The Central Gazette: Charlottesville's first paper now available online

By Amber Lautigar Reichert | January 24, 2023

The Central Gazette, established by brothers Clement Pynes McKennie and John Harris McKennie, was Charlottesville’s first newspaper, running from January 1820 until July 1827. A four-page weekly available at a subscription rate of $3 per year, the Central Gazette aggregated items of foreign and domestic news and posted articles and notices of local and regional interest. In the first issue, the publishers laid out the paper’s intended scope: “Besides detailing the general intelligence of the day, it will give a copious account of every transaction appertaining to Agriculture and the general prosperity of Virginia—her seat of learning, her emporium of Arts and her schools of Science.” The paper included marriage notices, obituaries, notices of items found or stolen, want ads, and advertisements for services and goods. The University of Virginia was an early advertiser; Proctor Arthur S. Brockenbrough posted a notice in the March 11, 1820 issue promising “liberal wages” for laborers willing to work at UVA. In July 1827 the paper was succeeded by the Virginia Advocate, which ran until 1860 when the title changed to the Charlottesville Advocate briefly before ceasing publication at the start of the Civil War.

The University of Virginia Library holds 157 issues of the Central Gazette, which are now available online through a partnership with the Library of Virginia, hosted on their Virginia Chronicle portal (, which offers digitized versions of historical Virginia newspapers. The issues were first prepared for scanning by the UVA Library’s Preservation department, before being scanned in-house by the Digital Production Group and sent to the Library of Virginia in April 2022.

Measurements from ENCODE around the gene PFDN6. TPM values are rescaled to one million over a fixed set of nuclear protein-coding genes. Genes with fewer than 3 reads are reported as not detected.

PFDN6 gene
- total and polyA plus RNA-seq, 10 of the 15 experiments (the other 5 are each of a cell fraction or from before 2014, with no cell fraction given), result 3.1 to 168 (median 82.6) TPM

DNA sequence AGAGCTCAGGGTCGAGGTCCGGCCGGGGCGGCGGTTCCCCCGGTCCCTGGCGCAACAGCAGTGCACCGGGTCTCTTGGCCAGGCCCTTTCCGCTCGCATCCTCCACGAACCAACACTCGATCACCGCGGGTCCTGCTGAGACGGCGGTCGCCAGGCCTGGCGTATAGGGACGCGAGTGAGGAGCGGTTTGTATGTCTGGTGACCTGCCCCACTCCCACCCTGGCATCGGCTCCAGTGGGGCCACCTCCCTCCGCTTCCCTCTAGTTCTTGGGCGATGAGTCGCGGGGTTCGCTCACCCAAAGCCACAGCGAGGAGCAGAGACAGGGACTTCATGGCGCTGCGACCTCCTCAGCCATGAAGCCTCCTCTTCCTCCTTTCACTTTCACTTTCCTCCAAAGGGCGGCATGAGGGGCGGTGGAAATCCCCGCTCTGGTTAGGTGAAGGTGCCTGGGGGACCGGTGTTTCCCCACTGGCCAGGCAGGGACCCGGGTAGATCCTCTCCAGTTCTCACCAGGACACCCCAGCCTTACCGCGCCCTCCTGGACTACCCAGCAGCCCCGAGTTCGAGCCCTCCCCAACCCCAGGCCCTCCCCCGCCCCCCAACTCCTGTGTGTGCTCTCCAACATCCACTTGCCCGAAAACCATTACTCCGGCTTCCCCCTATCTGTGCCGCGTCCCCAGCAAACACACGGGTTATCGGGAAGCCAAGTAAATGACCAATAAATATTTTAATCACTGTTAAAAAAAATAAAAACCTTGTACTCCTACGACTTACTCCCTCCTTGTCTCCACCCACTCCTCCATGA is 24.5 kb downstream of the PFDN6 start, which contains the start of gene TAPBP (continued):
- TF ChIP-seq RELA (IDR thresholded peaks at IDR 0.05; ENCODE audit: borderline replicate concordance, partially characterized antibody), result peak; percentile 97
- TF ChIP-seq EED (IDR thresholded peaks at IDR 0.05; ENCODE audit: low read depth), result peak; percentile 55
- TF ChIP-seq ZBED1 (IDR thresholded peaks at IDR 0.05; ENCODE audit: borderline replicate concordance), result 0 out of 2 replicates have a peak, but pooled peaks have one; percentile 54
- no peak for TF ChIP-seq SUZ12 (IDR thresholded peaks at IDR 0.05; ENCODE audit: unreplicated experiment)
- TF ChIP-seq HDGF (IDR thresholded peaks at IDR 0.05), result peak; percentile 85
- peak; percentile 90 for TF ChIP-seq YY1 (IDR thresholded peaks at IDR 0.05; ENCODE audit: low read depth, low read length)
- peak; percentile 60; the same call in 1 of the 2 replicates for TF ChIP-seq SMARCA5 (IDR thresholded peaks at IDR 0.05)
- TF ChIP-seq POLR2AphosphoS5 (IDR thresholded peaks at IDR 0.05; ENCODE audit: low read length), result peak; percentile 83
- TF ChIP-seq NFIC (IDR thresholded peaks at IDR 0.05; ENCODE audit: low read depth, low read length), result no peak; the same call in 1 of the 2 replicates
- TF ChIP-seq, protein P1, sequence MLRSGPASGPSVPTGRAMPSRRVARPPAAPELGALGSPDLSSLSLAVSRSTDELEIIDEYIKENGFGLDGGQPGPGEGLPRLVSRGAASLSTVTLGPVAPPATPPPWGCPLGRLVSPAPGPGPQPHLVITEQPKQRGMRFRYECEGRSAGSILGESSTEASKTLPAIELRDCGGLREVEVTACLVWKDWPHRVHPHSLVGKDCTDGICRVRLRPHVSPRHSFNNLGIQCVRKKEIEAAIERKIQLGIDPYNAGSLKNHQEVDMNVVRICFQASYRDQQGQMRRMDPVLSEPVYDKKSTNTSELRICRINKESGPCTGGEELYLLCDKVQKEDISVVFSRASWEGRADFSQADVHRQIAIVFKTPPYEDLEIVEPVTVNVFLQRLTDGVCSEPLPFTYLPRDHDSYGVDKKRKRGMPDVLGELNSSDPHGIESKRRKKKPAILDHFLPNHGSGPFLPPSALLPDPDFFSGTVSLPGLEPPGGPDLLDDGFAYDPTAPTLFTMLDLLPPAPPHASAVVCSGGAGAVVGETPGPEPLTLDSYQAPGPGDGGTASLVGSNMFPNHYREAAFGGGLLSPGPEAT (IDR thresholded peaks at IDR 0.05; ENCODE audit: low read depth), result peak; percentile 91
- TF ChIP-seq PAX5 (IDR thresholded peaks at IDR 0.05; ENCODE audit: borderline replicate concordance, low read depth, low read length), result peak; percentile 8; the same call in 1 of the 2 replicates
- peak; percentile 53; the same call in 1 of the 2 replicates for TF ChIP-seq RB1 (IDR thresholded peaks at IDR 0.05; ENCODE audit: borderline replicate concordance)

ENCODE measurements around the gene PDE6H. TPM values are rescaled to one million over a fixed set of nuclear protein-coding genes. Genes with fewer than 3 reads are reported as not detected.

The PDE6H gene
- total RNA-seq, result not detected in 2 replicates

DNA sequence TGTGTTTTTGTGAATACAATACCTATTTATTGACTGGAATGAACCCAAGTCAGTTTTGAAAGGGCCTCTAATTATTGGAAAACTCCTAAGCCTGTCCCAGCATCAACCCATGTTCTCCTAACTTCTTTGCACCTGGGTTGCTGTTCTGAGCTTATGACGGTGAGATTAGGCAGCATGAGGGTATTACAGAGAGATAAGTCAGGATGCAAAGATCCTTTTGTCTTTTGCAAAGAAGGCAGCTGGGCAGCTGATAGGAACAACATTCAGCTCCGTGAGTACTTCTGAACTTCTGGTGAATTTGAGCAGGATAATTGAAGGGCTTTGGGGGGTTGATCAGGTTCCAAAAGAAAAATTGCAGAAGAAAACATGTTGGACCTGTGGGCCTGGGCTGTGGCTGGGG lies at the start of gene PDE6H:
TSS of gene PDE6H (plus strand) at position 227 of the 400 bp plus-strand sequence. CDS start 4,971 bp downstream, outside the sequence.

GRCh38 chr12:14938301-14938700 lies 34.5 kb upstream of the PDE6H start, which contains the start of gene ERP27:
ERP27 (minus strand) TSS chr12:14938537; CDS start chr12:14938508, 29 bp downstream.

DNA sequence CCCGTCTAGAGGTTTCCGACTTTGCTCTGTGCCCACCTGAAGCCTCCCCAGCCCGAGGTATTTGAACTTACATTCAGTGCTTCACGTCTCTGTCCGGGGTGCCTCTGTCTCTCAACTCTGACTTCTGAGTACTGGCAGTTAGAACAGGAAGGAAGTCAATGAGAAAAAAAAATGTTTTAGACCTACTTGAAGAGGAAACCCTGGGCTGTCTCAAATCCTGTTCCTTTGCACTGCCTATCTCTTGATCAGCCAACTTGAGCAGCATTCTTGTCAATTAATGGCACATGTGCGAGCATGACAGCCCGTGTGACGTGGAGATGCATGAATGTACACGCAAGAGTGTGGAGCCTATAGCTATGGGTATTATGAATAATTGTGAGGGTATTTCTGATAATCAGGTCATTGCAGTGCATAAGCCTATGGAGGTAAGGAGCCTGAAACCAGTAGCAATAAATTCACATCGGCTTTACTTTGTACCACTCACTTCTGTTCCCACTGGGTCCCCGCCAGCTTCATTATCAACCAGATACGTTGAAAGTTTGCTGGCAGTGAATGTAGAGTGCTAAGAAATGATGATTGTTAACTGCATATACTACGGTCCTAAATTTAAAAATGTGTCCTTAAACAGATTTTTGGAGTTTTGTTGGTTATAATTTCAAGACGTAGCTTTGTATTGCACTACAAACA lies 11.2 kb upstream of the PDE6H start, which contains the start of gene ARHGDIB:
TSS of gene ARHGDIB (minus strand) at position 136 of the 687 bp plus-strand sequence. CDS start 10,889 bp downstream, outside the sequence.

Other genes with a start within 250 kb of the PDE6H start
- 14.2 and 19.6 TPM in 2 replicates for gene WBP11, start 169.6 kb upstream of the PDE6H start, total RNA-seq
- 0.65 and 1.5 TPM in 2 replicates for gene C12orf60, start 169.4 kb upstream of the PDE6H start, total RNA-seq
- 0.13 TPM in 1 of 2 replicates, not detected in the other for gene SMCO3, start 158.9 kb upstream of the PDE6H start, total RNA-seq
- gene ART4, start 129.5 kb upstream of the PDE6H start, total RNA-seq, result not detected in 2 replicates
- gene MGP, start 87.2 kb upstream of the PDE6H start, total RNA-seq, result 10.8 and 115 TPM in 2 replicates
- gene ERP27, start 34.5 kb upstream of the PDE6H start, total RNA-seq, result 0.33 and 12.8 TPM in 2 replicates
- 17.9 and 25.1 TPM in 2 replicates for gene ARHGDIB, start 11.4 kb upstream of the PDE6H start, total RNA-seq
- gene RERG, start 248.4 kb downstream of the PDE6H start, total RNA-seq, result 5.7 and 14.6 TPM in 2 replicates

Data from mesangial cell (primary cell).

The available issues on the Virginia Chronicle portal include an unbroken run from Vol. I, No. 1 of January 29, 1820, through September 20, 1822. The last digitized issue is Vol. VIII, No. 369 published on Saturday, March 24, 1827. All of the issues are fully text searchable, and viewers who create an account and log in to the portal can help correct the digitized text, which has been automatically generated by optical character recognition.

This story originally appeared in the Library’s Annual Report for FY 2022-23. Download the full PDF to read more.

Faded newspaper page
Vol. 1, No. 1 of The Central Gazette